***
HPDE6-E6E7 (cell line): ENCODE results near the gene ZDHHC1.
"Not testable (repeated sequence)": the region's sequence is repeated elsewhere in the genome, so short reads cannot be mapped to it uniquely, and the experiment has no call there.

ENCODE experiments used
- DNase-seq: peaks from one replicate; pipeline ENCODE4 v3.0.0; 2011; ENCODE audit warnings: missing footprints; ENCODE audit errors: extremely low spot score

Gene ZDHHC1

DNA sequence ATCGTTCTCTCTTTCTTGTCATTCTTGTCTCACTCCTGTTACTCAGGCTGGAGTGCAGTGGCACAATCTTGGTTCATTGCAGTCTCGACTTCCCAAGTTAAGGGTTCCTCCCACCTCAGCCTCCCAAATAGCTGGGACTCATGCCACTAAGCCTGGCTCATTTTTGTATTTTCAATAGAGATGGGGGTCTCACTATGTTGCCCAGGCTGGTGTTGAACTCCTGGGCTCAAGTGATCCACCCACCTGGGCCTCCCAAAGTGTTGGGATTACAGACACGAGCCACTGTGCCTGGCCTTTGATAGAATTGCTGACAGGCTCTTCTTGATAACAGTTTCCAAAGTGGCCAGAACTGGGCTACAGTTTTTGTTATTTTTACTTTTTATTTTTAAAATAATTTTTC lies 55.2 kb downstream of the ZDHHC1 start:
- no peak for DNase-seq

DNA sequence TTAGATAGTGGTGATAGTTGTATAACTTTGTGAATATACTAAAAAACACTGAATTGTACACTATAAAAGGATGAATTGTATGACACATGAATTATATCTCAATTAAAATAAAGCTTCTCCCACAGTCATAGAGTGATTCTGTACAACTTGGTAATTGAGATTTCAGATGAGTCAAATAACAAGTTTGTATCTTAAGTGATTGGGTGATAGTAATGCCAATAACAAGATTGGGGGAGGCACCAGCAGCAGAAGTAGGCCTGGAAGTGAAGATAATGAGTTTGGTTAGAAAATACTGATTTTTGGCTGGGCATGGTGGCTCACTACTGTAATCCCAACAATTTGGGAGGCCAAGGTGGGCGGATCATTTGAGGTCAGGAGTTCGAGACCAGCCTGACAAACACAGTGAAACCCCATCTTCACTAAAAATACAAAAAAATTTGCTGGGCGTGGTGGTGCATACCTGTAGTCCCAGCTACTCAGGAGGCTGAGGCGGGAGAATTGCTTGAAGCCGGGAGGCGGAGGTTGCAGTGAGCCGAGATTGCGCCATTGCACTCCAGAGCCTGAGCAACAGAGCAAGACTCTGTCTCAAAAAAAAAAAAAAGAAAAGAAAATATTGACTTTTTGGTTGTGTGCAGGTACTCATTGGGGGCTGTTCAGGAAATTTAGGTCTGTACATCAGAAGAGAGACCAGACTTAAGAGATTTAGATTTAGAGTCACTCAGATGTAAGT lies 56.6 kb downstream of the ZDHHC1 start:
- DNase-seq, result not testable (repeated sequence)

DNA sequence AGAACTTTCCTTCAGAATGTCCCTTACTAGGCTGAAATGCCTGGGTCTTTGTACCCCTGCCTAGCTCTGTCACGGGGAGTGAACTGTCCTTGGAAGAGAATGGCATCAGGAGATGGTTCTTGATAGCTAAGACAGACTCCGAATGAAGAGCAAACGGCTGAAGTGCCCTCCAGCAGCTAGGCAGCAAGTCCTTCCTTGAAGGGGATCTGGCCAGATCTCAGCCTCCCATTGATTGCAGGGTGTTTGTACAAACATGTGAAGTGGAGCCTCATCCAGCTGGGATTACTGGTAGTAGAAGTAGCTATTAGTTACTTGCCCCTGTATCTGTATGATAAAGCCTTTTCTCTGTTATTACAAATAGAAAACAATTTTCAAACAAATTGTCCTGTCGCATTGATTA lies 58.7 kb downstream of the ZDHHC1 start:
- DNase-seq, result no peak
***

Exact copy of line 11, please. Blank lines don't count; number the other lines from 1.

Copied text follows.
- DNase-seq, result no peak